The newly restored East Reading Room of The Ohio State University’s William Oxley Thompson Memorial Library in Columbus, Ohio appears to be a big hit. I know I do like it. In fact the whole library has seen somewhat of a rebirth of the old and new alike. In this day in age I’d assume that the needs and wants of the collegiate student has changed quite a bit. The definition of a library has been completely rewritten and I suppose it requires asking whether a tangible representative of a library is even a necessity.
The most simple answer to this is not really. When I was in college in the late 1990s I visited this very library to do research from actual books from time-to-time. That’s a practice that’s quickly going the way of the dodo. The remainder of the time I spent in the OSU main library was for the purpose of escaping the distractions of raucous rooming houses or to brush up on assignments between classes. Unless things have changed more than I know, these situations are timeless.
Usually I never made it beyond the front steps of Orton Hall’s Geology Library and its academic and architectural superiority. Of course this East Reading Room didn’t exist when I was wondering The Oval. Back then, split into two levels, its moldings were removed and windows bricked-in and few probably were around to know anything resembling this photo ever existed. It really was just as bad as it sounds. If it looked this good when I was in school I probably would have accomplished more from my matriculation. I’d be interested to see if such environments contribute more production in the way of learning – like listening to Classical music and the like.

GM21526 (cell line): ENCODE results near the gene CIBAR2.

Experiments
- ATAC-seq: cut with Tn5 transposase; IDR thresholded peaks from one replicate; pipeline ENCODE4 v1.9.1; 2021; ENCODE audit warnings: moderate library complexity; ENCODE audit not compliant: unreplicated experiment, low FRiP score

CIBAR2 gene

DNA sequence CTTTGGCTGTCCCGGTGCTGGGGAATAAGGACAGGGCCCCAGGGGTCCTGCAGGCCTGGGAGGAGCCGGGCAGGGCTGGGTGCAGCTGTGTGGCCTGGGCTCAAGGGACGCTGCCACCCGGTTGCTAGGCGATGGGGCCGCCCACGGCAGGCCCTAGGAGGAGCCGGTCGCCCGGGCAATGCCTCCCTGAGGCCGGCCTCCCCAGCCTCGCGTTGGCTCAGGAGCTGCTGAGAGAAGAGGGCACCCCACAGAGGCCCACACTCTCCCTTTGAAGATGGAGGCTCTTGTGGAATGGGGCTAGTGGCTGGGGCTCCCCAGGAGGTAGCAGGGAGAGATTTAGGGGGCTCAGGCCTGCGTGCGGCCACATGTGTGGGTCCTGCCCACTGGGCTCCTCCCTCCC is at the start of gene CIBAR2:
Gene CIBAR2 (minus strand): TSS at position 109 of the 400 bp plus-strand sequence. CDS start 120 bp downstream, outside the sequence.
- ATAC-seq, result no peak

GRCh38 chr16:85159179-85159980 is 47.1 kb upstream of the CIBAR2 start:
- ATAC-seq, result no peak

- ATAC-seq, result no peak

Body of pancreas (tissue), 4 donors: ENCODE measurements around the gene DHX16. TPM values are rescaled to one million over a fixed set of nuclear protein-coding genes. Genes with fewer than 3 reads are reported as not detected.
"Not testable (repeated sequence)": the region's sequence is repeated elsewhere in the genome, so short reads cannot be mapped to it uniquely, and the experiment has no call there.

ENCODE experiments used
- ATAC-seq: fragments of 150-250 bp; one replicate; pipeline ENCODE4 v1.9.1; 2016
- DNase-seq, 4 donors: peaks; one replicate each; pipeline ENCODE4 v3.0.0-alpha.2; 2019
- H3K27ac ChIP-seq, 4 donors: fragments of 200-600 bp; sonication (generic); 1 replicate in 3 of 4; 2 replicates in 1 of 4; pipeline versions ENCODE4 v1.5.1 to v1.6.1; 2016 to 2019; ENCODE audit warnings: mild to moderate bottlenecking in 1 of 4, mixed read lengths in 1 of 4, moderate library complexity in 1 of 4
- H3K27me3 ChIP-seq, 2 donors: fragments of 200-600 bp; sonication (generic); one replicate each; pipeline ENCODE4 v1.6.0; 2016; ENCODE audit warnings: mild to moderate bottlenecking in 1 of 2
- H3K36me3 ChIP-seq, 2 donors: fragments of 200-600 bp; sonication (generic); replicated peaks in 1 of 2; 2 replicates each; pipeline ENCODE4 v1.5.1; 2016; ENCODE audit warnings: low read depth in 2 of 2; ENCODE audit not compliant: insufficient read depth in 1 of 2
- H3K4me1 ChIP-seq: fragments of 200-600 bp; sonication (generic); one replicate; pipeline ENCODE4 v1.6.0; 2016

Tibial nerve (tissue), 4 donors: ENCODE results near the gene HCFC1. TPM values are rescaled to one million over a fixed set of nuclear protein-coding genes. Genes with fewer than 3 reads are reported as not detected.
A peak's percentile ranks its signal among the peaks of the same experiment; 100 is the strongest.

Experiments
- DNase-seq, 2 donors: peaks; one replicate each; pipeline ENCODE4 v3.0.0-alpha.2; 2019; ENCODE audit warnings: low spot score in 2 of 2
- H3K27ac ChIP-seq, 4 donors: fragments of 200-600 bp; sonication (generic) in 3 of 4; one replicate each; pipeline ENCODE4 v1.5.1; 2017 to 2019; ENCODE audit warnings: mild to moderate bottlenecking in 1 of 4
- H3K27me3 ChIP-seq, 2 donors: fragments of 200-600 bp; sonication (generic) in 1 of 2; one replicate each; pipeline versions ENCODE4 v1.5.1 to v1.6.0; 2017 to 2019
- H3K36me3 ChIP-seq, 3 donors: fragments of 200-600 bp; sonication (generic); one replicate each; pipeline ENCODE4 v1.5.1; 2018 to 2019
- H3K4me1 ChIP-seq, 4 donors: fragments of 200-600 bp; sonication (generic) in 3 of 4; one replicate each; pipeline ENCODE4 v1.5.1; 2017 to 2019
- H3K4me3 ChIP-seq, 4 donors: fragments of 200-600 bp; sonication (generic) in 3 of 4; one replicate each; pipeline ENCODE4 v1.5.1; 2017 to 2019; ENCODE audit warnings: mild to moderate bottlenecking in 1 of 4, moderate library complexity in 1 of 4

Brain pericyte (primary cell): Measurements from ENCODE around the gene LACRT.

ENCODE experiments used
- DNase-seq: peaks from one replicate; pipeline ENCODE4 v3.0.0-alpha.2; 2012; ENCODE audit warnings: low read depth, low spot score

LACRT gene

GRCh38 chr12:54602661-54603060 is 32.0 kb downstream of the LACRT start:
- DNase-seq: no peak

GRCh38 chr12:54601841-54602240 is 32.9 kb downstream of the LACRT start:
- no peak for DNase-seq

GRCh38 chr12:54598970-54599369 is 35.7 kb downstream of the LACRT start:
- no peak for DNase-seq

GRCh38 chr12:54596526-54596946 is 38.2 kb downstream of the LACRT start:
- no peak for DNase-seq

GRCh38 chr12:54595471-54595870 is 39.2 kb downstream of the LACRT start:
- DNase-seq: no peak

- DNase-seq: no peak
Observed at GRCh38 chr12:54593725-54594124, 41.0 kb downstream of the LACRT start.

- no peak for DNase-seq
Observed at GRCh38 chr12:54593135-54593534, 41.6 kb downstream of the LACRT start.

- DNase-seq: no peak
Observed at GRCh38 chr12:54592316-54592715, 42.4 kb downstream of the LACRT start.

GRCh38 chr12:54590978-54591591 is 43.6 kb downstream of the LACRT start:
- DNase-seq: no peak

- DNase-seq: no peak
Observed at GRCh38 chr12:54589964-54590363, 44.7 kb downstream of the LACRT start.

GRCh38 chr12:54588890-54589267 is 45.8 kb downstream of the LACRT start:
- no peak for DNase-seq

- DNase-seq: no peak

So, are twenty first century students also attracted to more inspiring settings or are book repositories simply obsolete institutions? While it’s unlikely that those researching thesis’ are scouring the stacks like in days of yore students do still gravitate to this monument to learning. Those who wish not to lug around cumbersome laptops pop in to use the library’s many computer terminals (the computer lab seems to be an extinct concept), lounge on comfortable seating in between classes, take naps, watch movies or patron the cafe, which is no slouch itself serving just about anything a starved brain might require. While the student union continues to serve as a kitchen away from home the library seems to play the role of on-campus living room. It’s nice to see that some of the classic symbols of higher education not only survive the changes of time but adapt quite well too.